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Gender differnces in Crime

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Outline and assess sociological explanations of genders differences in patterns of crime Official statistics show that when it comes to crime statistics, males clearly overshadow any crime committed by females. According to the Home Office in 1997, of people aged 20 years old in the population, fewer than 2% of females were found guilty of an offence compared with 9% of males. This would suggest that somehow statistics often ignore female offenders to a certain degree. However to add to this problem even self-report studies and victimisation studies, which are designed to mask the problems with official statistics, show a discernible division in the genders. This can suggest that perhaps it is not just a lack of acceptance of female crime but a difference in the gender constructs. All this has led to sociologists somewhat ignoring females in crime analysis, assuming it is a male phenomenon Social, biological, economic, and psychological explanations have been used to develop theories to explain why women commit crime, as well as why they commit less crime than men. ...read more.


However surveys such as the Islington Crime Survey, are seen with a more positive evaluation of women being the victim in crime, mainly in the inner city areas though. Alder suggest that female liberation has resulted in increasing levels of female criminality and has spawned new and more serious types of female criminals. The chivalry thesis puts forward the view that women are treated more leniently in front of judges than males, which may contribute to a difference in criminal statistics, causing a sway toward males. However researchers have found now supporting evidence for this and dismiss the idea. Steven Box, concludes that the weight of evidence on women committing serious offences and being sentenced for them, does not give clear enough support to suggest that women get of 'lightly' compared to males offenders. Box argues that the female criminal statistics are in fact accurate reflections. ...read more.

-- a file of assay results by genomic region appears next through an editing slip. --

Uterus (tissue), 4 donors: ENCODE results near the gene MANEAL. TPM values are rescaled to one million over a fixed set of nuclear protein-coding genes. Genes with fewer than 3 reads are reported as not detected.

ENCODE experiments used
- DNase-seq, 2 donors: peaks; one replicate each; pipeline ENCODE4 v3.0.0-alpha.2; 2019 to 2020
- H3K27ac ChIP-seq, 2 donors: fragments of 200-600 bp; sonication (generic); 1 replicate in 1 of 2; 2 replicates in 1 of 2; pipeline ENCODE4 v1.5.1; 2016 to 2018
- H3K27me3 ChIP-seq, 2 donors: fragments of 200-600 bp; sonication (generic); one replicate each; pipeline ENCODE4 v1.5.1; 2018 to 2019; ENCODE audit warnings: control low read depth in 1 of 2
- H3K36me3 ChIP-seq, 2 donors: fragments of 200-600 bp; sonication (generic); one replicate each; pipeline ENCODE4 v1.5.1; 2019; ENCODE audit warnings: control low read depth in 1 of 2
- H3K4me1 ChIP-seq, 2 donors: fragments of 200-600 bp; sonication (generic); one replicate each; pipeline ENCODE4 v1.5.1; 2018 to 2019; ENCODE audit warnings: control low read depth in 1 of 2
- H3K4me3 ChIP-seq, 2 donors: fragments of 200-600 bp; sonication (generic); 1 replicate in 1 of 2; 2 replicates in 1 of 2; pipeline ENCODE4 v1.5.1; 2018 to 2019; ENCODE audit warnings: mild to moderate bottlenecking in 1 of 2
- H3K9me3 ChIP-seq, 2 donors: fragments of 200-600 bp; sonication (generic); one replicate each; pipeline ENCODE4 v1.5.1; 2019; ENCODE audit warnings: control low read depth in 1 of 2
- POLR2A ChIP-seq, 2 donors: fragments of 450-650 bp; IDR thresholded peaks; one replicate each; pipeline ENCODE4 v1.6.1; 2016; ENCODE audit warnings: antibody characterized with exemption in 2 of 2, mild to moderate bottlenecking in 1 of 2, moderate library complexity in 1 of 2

Many women are seen to be on the domestic stage, with little access to positions of power, for example, in a co-corporation or businesses, where 'white collar crime' / fraud may be apparent. Other reasons may be, the fact that females go through a different socialisation period, ascertaining different values, norms etc (explained by sub-cultural theorists e.g. Miller) Stereotypes scattered throughout society by the media, tend to influence law enforces attention. Croall suggest that similarly to male crime, females may be motivated to commit crime to obtain clothing etc in hope of expressing their identity. Some theorists simply commit to the idea that just like males, female deviants are in search of excitement, 'Cellinson 1996, 'risk taking desires' In conclusion, we are left with the question; Do women really commit less crime than men? In my opinion, without concrete evidence which suggests otherwise, I believe that men do commit more crime than women. However, through my understanding and exploration of theoretical explanations of gender patterns in crime, I do agree female criminal statistics are underrepresented. ...read more.

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